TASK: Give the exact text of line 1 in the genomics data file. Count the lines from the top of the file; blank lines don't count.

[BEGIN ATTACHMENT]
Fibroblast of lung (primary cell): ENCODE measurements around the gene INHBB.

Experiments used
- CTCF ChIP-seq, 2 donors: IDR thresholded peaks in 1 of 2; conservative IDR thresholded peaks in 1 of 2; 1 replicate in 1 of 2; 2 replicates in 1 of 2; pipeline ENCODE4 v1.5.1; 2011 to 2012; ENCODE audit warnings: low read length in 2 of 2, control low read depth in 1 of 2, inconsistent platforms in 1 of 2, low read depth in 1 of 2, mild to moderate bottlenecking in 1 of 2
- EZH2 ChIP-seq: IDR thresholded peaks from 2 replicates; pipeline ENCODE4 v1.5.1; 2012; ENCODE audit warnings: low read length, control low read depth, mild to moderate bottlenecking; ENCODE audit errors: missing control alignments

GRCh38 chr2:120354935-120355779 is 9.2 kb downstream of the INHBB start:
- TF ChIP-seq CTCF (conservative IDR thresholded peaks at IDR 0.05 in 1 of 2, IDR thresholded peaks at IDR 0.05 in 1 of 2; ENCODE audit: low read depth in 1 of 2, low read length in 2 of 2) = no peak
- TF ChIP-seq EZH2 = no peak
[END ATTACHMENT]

Fibroblast of lung (primary cell): ENCODE measurements around the gene INHBB.